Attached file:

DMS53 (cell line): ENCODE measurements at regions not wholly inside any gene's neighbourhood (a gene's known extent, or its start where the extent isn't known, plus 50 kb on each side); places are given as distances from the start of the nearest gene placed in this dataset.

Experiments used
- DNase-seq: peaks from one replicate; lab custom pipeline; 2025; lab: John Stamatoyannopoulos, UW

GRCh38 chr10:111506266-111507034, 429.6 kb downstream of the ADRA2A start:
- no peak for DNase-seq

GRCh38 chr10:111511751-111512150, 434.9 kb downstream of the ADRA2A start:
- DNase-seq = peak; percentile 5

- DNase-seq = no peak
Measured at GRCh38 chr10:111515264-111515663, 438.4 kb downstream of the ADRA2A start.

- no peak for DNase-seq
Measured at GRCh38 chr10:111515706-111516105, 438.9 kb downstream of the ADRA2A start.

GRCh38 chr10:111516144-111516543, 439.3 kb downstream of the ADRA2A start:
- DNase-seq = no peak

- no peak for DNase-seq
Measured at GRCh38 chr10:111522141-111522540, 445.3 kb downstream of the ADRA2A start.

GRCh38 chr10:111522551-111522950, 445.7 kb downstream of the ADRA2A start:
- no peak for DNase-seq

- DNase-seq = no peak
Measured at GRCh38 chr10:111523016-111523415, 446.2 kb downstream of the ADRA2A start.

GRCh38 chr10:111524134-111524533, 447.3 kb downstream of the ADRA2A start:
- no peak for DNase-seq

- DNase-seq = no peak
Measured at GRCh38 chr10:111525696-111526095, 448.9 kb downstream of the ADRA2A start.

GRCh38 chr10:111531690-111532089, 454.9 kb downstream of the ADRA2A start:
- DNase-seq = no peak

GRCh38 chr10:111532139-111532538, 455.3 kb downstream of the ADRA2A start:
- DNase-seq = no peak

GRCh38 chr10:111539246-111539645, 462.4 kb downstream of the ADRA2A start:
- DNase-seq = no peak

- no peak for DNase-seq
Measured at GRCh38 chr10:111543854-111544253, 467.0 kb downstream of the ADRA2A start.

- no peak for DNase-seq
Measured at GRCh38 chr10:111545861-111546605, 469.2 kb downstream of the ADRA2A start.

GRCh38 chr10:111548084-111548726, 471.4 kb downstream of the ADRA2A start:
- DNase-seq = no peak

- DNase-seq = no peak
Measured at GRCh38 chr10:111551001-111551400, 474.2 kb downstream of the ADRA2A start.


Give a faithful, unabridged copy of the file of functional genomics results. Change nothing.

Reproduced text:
DMS53 (cell line): ENCODE measurements at regions not wholly inside any gene's neighbourhood (a gene's known extent, or its start where the extent isn't known, plus 50 kb on each side); places are given as distances from the start of the nearest gene placed in this dataset.

Experiments used
- DNase-seq: peaks from one replicate; lab custom pipeline; 2025; lab: John Stamatoyannopoulos, UW

GRCh38 chr10:111506266-111507034, 429.6 kb downstream of the ADRA2A start:
- no peak for DNase-seq

GRCh38 chr10:111511751-111512150, 434.9 kb downstream of the ADRA2A start:
- DNase-seq = peak; percentile 5

- DNase-seq = no peak
Measured at GRCh38 chr10:111515264-111515663, 438.4 kb downstream of the ADRA2A start.

- no peak for DNase-seq
Measured at GRCh38 chr10:111515706-111516105, 438.9 kb downstream of the ADRA2A start.

GRCh38 chr10:111516144-111516543, 439.3 kb downstream of the ADRA2A start:
- DNase-seq = no peak

- no peak for DNase-seq
Measured at GRCh38 chr10:111522141-111522540, 445.3 kb downstream of the ADRA2A start.

GRCh38 chr10:111522551-111522950, 445.7 kb downstream of the ADRA2A start:
- no peak for DNase-seq

- DNase-seq = no peak
Measured at GRCh38 chr10:111523016-111523415, 446.2 kb downstream of the ADRA2A start.

GRCh38 chr10:111524134-111524533, 447.3 kb downstream of the ADRA2A start:
- no peak for DNase-seq

- DNase-seq = no peak
Measured at GRCh38 chr10:111525696-111526095, 448.9 kb downstream of the ADRA2A start.

GRCh38 chr10:111531690-111532089, 454.9 kb downstream of the ADRA2A start:
- DNase-seq = no peak

GRCh38 chr10:111532139-111532538, 455.3 kb downstream of the ADRA2A start:
- DNase-seq = no peak

GRCh38 chr10:111539246-111539645, 462.4 kb downstream of the ADRA2A start:
- DNase-seq = no peak

- no peak for DNase-seq
Measured at GRCh38 chr10:111543854-111544253, 467.0 kb downstream of the ADRA2A start.

- no peak for DNase-seq
Measured at GRCh38 chr10:111545861-111546605, 469.2 kb downstream of the ADRA2A start.

GRCh38 chr10:111548084-111548726, 471.4 kb downstream of the ADRA2A start:
- DNase-seq = no peak

- DNase-seq = no peak
Measured at GRCh38 chr10:111551001-111551400, 474.2 kb downstream of the ADRA2A start.